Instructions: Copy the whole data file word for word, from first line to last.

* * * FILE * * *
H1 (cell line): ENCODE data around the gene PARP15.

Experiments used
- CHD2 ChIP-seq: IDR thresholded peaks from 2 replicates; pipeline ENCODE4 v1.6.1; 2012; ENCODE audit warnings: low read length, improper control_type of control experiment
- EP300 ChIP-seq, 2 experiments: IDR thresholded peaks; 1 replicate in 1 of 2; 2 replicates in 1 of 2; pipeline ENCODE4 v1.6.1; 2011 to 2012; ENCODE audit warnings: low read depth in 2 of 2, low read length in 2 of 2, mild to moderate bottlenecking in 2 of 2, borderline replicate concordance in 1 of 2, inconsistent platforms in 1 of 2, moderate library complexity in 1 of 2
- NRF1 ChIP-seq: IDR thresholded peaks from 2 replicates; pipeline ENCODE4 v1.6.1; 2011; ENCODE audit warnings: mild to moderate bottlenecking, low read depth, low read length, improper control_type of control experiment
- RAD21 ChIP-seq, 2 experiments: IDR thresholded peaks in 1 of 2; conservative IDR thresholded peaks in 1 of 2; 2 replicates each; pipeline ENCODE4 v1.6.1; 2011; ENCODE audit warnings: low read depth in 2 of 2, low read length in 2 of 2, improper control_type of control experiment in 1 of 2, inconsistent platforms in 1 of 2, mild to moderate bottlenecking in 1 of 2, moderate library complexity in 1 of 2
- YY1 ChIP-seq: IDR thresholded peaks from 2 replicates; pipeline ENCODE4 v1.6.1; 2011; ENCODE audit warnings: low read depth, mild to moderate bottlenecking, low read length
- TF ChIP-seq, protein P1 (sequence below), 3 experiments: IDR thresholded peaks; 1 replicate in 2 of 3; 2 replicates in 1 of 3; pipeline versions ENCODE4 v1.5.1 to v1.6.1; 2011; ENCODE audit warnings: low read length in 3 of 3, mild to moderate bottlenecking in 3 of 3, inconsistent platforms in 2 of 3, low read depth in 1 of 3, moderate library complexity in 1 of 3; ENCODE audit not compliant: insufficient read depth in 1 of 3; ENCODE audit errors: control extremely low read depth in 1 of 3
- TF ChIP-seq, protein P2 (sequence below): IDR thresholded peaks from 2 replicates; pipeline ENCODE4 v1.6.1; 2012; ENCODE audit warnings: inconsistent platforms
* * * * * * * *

H1 (cell line): ENCODE data around the gene PARP15.

Experiments used
- CHD2 ChIP-seq: IDR thresholded peaks from 2 replicates; pipeline ENCODE4 v1.6.1; 2012; ENCODE audit warnings: low read length, improper control_type of control experiment
- EP300 ChIP-seq, 2 experiments: IDR thresholded peaks; 1 replicate in 1 of 2; 2 replicates in 1 of 2; pipeline ENCODE4 v1.6.1; 2011 to 2012; ENCODE audit warnings: low read depth in 2 of 2, low read length in 2 of 2, mild to moderate bottlenecking in 2 of 2, borderline replicate concordance in 1 of 2, inconsistent platforms in 1 of 2, moderate library complexity in 1 of 2
- NRF1 ChIP-seq: IDR thresholded peaks from 2 replicates; pipeline ENCODE4 v1.6.1; 2011; ENCODE audit warnings: mild to moderate bottlenecking, low read depth, low read length, improper control_type of control experiment
- RAD21 ChIP-seq, 2 experiments: IDR thresholded peaks in 1 of 2; conservative IDR thresholded peaks in 1 of 2; 2 replicates each; pipeline ENCODE4 v1.6.1; 2011; ENCODE audit warnings: low read depth in 2 of 2, low read length in 2 of 2, improper control_type of control experiment in 1 of 2, inconsistent platforms in 1 of 2, mild to moderate bottlenecking in 1 of 2, moderate library complexity in 1 of 2
- YY1 ChIP-seq: IDR thresholded peaks from 2 replicates; pipeline ENCODE4 v1.6.1; 2011; ENCODE audit warnings: low read depth, mild to moderate bottlenecking, low read length
- TF ChIP-seq, protein P1 (sequence below), 3 experiments: IDR thresholded peaks; 1 replicate in 2 of 3; 2 replicates in 1 of 3; pipeline versions ENCODE4 v1.5.1 to v1.6.1; 2011; ENCODE audit warnings: low read length in 3 of 3, mild to moderate bottlenecking in 3 of 3, inconsistent platforms in 2 of 3, low read depth in 1 of 3, moderate library complexity in 1 of 3; ENCODE audit not compliant: insufficient read depth in 1 of 3; ENCODE audit errors: control extremely low read depth in 1 of 3
- TF ChIP-seq, protein P2 (sequence below): IDR thresholded peaks from 2 replicates; pipeline ENCODE4 v1.6.1; 2012; ENCODE audit warnings: inconsistent platforms